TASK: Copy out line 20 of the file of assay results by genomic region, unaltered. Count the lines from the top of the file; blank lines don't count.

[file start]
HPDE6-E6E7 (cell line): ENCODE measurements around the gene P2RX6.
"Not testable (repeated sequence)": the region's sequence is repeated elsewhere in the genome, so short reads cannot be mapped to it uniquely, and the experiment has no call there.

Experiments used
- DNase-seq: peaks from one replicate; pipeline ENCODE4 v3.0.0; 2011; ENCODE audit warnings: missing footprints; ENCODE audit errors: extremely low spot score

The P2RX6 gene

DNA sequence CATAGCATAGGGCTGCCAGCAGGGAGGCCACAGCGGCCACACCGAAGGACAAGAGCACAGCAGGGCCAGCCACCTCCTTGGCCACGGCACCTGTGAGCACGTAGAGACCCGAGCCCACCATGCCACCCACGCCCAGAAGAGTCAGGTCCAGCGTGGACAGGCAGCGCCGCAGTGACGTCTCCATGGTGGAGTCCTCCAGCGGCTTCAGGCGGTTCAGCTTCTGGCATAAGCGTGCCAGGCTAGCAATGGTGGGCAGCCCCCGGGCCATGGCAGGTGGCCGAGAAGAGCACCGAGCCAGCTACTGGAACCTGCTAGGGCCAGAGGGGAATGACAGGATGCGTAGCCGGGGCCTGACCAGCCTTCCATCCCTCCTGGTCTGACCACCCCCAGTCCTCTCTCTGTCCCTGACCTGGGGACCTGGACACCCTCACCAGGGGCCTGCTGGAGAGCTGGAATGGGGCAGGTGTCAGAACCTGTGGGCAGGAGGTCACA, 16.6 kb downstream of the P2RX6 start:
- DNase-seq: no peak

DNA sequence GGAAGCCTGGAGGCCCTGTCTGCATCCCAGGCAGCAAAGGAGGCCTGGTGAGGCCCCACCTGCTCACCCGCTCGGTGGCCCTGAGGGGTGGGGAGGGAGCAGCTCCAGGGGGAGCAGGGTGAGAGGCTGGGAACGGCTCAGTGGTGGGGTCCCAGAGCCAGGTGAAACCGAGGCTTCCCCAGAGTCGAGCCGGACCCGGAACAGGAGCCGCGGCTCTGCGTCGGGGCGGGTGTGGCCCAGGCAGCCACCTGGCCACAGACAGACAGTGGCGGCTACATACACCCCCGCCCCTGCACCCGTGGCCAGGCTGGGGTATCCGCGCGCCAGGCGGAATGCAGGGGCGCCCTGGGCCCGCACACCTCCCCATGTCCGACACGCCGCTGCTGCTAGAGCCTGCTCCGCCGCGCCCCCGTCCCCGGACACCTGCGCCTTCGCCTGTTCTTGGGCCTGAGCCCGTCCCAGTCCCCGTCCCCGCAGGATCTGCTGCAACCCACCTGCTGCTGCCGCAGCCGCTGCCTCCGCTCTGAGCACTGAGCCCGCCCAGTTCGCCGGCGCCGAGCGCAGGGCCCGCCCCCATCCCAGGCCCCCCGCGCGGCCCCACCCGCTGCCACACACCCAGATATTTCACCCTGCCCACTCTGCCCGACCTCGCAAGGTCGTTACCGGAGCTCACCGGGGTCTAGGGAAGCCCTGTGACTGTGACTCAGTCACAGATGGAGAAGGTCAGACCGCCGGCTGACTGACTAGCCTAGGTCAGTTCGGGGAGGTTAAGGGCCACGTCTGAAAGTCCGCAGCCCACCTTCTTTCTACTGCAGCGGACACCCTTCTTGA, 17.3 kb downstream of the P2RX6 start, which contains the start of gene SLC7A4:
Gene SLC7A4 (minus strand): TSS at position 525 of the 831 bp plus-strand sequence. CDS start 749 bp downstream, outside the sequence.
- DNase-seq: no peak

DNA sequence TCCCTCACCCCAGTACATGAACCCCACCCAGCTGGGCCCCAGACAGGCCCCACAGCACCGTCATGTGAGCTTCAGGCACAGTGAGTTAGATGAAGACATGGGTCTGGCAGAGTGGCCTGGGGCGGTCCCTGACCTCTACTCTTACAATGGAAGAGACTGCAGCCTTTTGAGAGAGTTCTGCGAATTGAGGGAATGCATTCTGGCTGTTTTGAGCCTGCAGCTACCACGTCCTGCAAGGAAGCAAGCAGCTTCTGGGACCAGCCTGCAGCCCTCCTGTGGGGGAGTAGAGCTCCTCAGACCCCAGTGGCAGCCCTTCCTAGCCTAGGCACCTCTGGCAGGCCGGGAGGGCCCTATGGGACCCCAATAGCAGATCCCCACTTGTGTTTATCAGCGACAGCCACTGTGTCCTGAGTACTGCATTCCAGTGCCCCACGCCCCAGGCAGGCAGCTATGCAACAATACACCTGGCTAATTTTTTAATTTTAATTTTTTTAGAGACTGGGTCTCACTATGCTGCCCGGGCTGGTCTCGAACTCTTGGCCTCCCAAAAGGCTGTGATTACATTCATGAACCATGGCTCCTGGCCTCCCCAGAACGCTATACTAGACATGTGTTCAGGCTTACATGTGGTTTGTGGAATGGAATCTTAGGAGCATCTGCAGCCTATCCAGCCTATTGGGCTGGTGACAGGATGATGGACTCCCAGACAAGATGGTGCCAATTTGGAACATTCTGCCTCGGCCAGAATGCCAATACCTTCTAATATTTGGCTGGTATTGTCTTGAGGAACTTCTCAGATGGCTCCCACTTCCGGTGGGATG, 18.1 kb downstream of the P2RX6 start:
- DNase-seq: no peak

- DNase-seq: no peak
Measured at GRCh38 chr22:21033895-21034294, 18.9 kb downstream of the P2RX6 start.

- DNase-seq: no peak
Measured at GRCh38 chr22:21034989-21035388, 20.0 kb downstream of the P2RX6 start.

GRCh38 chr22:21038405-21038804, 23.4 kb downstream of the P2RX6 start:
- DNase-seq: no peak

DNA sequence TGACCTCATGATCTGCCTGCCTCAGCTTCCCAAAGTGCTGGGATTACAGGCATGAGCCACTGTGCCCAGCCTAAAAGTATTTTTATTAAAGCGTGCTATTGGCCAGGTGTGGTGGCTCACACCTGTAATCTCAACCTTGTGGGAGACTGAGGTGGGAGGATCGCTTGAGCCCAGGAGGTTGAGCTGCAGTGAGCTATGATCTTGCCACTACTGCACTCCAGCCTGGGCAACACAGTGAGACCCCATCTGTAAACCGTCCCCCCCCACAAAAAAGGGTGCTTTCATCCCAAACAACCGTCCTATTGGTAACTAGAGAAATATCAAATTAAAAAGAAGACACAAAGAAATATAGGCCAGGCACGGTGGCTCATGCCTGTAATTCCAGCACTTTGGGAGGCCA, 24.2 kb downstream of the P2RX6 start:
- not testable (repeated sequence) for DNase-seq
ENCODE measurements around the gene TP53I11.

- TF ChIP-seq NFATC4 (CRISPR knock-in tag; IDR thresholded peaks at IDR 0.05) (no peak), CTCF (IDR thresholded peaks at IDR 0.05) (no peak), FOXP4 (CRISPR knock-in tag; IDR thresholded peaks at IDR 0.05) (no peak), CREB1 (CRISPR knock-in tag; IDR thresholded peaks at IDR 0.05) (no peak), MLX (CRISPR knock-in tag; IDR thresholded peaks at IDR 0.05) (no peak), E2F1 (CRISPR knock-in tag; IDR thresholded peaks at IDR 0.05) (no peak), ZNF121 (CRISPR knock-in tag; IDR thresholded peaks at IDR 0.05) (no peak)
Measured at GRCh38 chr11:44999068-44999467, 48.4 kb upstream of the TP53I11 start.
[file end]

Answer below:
- not testable (repeated sequence) for DNase-seq